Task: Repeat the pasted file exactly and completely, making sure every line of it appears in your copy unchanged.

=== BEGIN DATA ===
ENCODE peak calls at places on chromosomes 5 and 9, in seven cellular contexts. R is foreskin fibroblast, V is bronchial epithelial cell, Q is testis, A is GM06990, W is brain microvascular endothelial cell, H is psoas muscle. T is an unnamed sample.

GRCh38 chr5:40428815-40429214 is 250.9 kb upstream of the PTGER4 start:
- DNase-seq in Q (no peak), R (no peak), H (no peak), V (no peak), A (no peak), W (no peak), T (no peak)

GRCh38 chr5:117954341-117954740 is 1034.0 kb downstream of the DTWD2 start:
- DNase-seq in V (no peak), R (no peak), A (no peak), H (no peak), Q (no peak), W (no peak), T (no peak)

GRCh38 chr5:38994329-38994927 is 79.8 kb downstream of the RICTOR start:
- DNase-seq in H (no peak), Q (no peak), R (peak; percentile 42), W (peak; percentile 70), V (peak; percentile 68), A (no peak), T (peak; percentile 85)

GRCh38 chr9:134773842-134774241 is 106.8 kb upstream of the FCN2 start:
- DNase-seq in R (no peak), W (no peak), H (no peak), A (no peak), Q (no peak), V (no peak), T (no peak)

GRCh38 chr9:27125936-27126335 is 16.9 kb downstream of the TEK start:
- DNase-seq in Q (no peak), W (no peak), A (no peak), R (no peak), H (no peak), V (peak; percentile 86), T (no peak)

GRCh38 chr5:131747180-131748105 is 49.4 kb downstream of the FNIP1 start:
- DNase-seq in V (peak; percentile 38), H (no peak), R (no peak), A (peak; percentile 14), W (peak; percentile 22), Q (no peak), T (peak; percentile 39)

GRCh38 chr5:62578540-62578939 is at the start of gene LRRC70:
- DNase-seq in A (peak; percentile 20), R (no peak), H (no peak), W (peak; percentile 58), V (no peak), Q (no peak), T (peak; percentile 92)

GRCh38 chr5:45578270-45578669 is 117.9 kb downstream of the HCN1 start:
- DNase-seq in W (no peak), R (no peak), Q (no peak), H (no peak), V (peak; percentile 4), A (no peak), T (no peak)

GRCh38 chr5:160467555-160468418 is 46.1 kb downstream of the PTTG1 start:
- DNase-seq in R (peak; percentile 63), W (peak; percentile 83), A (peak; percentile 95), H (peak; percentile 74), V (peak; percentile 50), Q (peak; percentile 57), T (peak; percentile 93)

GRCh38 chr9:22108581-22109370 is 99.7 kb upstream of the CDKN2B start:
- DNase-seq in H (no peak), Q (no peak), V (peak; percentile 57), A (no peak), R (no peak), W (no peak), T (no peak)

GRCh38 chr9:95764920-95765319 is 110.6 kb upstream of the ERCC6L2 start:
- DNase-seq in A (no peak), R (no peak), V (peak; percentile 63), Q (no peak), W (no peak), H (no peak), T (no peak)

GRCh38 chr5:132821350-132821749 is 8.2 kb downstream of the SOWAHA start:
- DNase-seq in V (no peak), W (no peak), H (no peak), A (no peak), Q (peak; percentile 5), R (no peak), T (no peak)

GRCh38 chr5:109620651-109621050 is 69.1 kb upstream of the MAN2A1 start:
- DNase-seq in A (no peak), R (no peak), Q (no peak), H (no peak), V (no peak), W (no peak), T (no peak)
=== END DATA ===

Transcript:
ENCODE peak calls at places on chromosomes 5 and 9, in seven cellular contexts. R is foreskin fibroblast, V is bronchial epithelial cell, Q is testis, A is GM06990, W is brain microvascular endothelial cell, H is psoas muscle. T is an unnamed sample.

GRCh38 chr5:40428815-40429214 is 250.9 kb upstream of the PTGER4 start:
- DNase-seq in Q (no peak), R (no peak), H (no peak), V (no peak), A (no peak), W (no peak), T (no peak)

GRCh38 chr5:117954341-117954740 is 1034.0 kb downstream of the DTWD2 start:
- DNase-seq in V (no peak), R (no peak), A (no peak), H (no peak), Q (no peak), W (no peak), T (no peak)

GRCh38 chr5:38994329-38994927 is 79.8 kb downstream of the RICTOR start:
- DNase-seq in H (no peak), Q (no peak), R (peak; percentile 42), W (peak; percentile 70), V (peak; percentile 68), A (no peak), T (peak; percentile 85)

GRCh38 chr9:134773842-134774241 is 106.8 kb upstream of the FCN2 start:
- DNase-seq in R (no peak), W (no peak), H (no peak), A (no peak), Q (no peak), V (no peak), T (no peak)

GRCh38 chr9:27125936-27126335 is 16.9 kb downstream of the TEK start:
- DNase-seq in Q (no peak), W (no peak), A (no peak), R (no peak), H (no peak), V (peak; percentile 86), T (no peak)

GRCh38 chr5:131747180-131748105 is 49.4 kb downstream of the FNIP1 start:
- DNase-seq in V (peak; percentile 38), H (no peak), R (no peak), A (peak; percentile 14), W (peak; percentile 22), Q (no peak), T (peak; percentile 39)

GRCh38 chr5:62578540-62578939 is at the start of gene LRRC70:
- DNase-seq in A (peak; percentile 20), R (no peak), H (no peak), W (peak; percentile 58), V (no peak), Q (no peak), T (peak; percentile 92)

GRCh38 chr5:45578270-45578669 is 117.9 kb downstream of the HCN1 start:
- DNase-seq in W (no peak), R (no peak), Q (no peak), H (no peak), V (peak; percentile 4), A (no peak), T (no peak)

GRCh38 chr5:160467555-160468418 is 46.1 kb downstream of the PTTG1 start:
- DNase-seq in R (peak; percentile 63), W (peak; percentile 83), A (peak; percentile 95), H (peak; percentile 74), V (peak; percentile 50), Q (peak; percentile 57), T (peak; percentile 93)

GRCh38 chr9:22108581-22109370 is 99.7 kb upstream of the CDKN2B start:
- DNase-seq in H (no peak), Q (no peak), V (peak; percentile 57), A (no peak), R (no peak), W (no peak), T (no peak)

GRCh38 chr9:95764920-95765319 is 110.6 kb upstream of the ERCC6L2 start:
- DNase-seq in A (no peak), R (no peak), V (peak; percentile 63), Q (no peak), W (no peak), H (no peak), T (no peak)

GRCh38 chr5:132821350-132821749 is 8.2 kb downstream of the SOWAHA start:
- DNase-seq in V (no peak), W (no peak), H (no peak), A (no peak), Q (peak; percentile 5), R (no peak), T (no peak)

GRCh38 chr5:109620651-109621050 is 69.1 kb upstream of the MAN2A1 start:
- DNase-seq in A (no peak), R (no peak), Q (no peak), H (no peak), V (no peak), W (no peak), T (no peak)